Gap Shares Flop After Chain Says It Will Close More Stores Than Expected

People pass by the GAP clothing retail store in Manhattan, New York, U.S., August 15, 2016.
People pass by the GAP clothing retail store in Manhattan, New York, U.S., August 15, 2016. REUTERS/Eduardo Munoz - RTX2L3JD
Photograph by Eduardo Munoz — Reuters

Apparel chain Gap said it would shut more stores than forecast previously and that it expected a further drop in traffic during the crucial holiday shopping season.

The company’s shares fell 4.9% to $29.21 after the bell on Thursday.

“Given that challenging traffic trends have continued, we are investing meaningfully in marketing across our portfolio brands during the holiday season,” outgoing Chief Financial Officer Sabrina Simmons said on an earnings call.

Gap (GPS) said it now expected to shut about 65 company-operated stores this year, compared with its previous forecast of about 50 stores.

Traditional apparel chains are struggling with the growing popularity of online retailers and fast-fashion chains such as H&M (HMRZF), Forever 21, and Inditex’s Zara, which are known for offering trendier clothes at cheaper prices.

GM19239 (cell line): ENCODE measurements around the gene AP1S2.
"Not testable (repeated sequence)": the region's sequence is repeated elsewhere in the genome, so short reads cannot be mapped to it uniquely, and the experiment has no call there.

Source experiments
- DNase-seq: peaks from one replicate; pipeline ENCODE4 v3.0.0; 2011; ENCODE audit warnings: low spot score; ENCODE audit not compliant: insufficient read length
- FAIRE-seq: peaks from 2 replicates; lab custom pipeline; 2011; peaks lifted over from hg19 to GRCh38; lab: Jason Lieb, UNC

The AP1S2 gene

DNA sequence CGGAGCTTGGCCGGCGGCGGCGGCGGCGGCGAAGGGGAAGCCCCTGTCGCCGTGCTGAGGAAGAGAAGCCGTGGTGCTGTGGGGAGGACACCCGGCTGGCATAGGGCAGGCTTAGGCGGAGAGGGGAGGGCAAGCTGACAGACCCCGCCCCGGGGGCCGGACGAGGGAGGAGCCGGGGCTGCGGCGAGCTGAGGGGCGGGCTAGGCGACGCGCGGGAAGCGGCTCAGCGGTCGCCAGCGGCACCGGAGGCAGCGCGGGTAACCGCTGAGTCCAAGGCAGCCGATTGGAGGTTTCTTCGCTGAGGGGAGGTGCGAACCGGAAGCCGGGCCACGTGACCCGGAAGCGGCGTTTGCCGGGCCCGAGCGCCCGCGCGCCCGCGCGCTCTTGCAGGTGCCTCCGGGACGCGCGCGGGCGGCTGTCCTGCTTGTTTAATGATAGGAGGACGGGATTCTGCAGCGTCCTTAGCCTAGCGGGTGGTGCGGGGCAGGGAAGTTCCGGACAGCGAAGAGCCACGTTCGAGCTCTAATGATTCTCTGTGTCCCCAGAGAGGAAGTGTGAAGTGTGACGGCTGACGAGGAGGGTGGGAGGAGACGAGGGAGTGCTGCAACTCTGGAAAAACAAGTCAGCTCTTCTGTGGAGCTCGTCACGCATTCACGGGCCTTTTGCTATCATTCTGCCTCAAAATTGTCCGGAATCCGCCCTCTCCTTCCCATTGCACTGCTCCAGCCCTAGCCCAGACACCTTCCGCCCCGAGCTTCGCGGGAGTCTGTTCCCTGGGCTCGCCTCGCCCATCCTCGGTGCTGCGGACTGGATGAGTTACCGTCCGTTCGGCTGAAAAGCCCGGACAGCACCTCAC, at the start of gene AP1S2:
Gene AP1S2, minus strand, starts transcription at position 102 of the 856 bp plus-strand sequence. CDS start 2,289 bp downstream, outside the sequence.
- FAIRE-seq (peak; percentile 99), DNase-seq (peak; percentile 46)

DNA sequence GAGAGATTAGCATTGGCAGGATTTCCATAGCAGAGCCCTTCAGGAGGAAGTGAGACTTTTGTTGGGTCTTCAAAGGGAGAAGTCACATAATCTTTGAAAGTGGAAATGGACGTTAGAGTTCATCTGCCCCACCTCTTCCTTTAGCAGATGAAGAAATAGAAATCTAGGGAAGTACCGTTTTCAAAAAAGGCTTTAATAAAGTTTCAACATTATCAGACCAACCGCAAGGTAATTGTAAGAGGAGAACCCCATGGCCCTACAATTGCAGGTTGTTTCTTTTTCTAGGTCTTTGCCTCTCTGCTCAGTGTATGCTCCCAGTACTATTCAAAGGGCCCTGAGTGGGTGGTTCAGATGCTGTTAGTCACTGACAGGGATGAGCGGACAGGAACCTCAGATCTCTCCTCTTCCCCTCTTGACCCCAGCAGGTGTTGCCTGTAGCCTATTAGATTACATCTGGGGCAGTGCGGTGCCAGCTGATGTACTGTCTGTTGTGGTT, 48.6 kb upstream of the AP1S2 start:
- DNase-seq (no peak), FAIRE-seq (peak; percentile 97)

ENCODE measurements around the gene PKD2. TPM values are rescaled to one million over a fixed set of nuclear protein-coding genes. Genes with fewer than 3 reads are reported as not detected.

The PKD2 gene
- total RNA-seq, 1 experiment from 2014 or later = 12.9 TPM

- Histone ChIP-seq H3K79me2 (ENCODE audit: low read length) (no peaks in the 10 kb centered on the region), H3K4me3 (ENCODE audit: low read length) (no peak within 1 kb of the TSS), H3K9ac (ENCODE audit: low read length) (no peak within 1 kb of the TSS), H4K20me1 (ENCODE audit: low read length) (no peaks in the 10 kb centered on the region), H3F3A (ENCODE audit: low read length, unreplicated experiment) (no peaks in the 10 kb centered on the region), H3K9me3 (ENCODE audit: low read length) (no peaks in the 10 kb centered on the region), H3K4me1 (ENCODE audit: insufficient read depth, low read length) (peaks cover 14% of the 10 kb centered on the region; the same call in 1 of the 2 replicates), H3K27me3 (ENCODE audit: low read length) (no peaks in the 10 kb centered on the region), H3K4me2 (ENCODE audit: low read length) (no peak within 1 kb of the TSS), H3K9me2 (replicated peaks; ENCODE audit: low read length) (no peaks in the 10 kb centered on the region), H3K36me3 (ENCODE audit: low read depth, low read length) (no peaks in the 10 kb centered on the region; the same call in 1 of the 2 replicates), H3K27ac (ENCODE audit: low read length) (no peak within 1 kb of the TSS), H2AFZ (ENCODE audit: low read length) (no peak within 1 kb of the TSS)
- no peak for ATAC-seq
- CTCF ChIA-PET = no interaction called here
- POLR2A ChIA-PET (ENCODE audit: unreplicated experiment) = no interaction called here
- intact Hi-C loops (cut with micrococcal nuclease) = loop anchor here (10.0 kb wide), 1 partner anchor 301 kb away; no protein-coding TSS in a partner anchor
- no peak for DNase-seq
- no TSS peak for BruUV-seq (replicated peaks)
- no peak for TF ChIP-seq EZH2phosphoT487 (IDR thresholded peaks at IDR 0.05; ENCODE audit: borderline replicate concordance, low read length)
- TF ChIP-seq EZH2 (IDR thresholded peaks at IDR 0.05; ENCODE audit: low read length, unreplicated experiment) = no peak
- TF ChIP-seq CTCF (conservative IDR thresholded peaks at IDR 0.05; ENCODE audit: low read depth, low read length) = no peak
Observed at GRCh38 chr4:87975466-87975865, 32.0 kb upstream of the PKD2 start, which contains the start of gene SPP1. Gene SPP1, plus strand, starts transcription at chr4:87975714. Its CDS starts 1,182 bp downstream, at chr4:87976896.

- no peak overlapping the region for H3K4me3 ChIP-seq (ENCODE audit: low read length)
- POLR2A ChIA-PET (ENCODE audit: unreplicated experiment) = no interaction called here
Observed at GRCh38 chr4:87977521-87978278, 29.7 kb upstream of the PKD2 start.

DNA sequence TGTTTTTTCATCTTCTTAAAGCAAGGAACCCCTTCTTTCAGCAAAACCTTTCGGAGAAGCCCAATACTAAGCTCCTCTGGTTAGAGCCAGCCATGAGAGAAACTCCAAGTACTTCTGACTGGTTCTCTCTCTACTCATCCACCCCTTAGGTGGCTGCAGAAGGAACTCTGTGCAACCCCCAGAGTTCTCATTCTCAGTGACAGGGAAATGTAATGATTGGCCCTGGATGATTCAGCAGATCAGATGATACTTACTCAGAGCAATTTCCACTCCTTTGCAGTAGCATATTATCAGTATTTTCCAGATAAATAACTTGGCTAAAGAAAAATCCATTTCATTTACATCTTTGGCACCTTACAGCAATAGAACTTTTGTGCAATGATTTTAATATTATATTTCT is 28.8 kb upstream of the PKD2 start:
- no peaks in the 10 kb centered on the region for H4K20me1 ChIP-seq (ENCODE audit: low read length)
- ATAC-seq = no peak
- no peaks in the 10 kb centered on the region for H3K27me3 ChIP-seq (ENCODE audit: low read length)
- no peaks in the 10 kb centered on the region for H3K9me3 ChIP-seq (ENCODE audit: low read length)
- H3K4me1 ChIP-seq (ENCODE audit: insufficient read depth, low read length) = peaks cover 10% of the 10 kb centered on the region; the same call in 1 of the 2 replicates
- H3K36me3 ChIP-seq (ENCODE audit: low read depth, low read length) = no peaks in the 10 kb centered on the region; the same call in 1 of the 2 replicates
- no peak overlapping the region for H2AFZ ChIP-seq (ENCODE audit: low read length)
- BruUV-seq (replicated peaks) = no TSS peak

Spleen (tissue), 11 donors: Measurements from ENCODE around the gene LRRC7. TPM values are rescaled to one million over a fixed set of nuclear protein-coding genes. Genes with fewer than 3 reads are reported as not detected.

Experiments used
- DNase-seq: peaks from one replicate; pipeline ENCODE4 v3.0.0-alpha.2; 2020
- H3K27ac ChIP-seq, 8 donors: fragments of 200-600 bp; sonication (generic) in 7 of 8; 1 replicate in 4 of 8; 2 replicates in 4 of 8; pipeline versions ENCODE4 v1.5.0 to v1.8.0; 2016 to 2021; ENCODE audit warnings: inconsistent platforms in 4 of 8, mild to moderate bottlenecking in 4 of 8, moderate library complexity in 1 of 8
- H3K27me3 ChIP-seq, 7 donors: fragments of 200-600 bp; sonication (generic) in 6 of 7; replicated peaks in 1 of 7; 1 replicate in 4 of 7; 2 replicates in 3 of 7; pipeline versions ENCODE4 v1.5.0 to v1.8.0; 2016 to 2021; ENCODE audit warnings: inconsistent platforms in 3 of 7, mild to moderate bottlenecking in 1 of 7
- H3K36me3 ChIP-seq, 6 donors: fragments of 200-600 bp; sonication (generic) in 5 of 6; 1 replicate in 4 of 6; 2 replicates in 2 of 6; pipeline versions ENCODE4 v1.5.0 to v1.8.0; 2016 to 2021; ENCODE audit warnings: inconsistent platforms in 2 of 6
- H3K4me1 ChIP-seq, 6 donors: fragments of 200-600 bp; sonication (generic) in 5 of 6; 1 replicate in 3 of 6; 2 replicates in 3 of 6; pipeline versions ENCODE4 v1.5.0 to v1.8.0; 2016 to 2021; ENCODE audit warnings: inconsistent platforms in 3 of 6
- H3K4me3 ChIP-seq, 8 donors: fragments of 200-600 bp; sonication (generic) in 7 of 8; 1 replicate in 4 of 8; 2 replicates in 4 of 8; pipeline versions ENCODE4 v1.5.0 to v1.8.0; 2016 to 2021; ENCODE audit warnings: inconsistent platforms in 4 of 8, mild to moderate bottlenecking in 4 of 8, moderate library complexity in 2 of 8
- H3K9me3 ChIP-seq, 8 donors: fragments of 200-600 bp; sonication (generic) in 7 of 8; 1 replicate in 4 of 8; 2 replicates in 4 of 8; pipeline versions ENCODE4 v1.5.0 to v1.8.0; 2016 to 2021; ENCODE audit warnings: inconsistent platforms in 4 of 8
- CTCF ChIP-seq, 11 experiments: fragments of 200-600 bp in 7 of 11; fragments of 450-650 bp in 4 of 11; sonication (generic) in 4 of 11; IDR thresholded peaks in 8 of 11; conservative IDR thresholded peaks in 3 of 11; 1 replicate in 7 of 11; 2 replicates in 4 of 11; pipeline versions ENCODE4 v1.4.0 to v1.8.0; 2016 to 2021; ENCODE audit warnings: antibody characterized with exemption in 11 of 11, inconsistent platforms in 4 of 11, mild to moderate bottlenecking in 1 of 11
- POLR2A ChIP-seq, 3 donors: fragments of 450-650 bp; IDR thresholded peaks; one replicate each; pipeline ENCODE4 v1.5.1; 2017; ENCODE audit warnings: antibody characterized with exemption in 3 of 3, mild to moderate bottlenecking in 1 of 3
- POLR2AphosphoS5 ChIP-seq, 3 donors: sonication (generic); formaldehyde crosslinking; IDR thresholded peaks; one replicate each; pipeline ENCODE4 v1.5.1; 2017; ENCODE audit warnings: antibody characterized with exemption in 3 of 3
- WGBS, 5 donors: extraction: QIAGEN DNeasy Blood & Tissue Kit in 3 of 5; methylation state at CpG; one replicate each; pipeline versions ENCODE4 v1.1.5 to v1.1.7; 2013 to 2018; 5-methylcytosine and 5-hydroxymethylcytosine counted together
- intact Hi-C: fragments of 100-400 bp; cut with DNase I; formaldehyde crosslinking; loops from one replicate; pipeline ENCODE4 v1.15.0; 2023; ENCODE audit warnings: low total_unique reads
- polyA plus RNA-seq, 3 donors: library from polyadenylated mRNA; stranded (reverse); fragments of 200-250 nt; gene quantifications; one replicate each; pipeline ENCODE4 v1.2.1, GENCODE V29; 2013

Gap reaffirmed its adjusted profit forecast of $1.87 to $1.92 per share for the full year. Analysts on average were expecting $2.02, according to Thomson Reuters I/B/E/S.

The company reported its seventh straight quarterly sales decline in the three months ended Oct. 29 as demand for its Gap and Banana Republic brands remained sluggish.


Gap has been trying to replicate the success of its low-end Old Navy brand at its Gap and Banana Republic chains since Art Peck took over as chief executive last year.

The company’s net income fell to $204 million, or 51 cents per share, in the third quarter ended Oct. 29 from $248 million, or 61 cents per share, a year earlier.

Excluding restructuring costs, the company earned 60 cents per share, in line with analysts’ estimates.

The company said same-store sales fell 3% in the quarter, in line with analysts’ estimate, according to Consensus Metrix.

Net sales fell to $3.80 billion from $3.86 billion.

Up to Thursday’s close, the San Francisco-based company’s stock has risen 24.3% this year.

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